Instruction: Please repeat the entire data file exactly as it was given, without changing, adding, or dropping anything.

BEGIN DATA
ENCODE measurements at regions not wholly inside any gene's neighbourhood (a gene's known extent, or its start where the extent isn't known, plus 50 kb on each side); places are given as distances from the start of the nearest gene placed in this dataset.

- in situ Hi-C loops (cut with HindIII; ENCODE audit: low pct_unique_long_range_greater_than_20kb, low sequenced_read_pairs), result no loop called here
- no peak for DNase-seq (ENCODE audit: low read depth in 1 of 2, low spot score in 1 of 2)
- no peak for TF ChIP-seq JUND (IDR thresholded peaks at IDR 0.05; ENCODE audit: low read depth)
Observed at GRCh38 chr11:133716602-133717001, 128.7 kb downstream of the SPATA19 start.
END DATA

ENCODE measurements at regions not wholly inside any gene's neighbourhood (a gene's known extent, or its start where the extent isn't known, plus 50 kb on each side); places are given as distances from the start of the nearest gene placed in this dataset.

- in situ Hi-C loops (cut with HindIII; ENCODE audit: low pct_unique_long_range_greater_than_20kb, low sequenced_read_pairs), result no loop called here
- no peak for DNase-seq (ENCODE audit: low read depth in 1 of 2, low spot score in 1 of 2)
- no peak for TF ChIP-seq JUND (IDR thresholded peaks at IDR 0.05; ENCODE audit: low read depth)
Observed at GRCh38 chr11:133716602-133717001, 128.7 kb downstream of the SPATA19 start.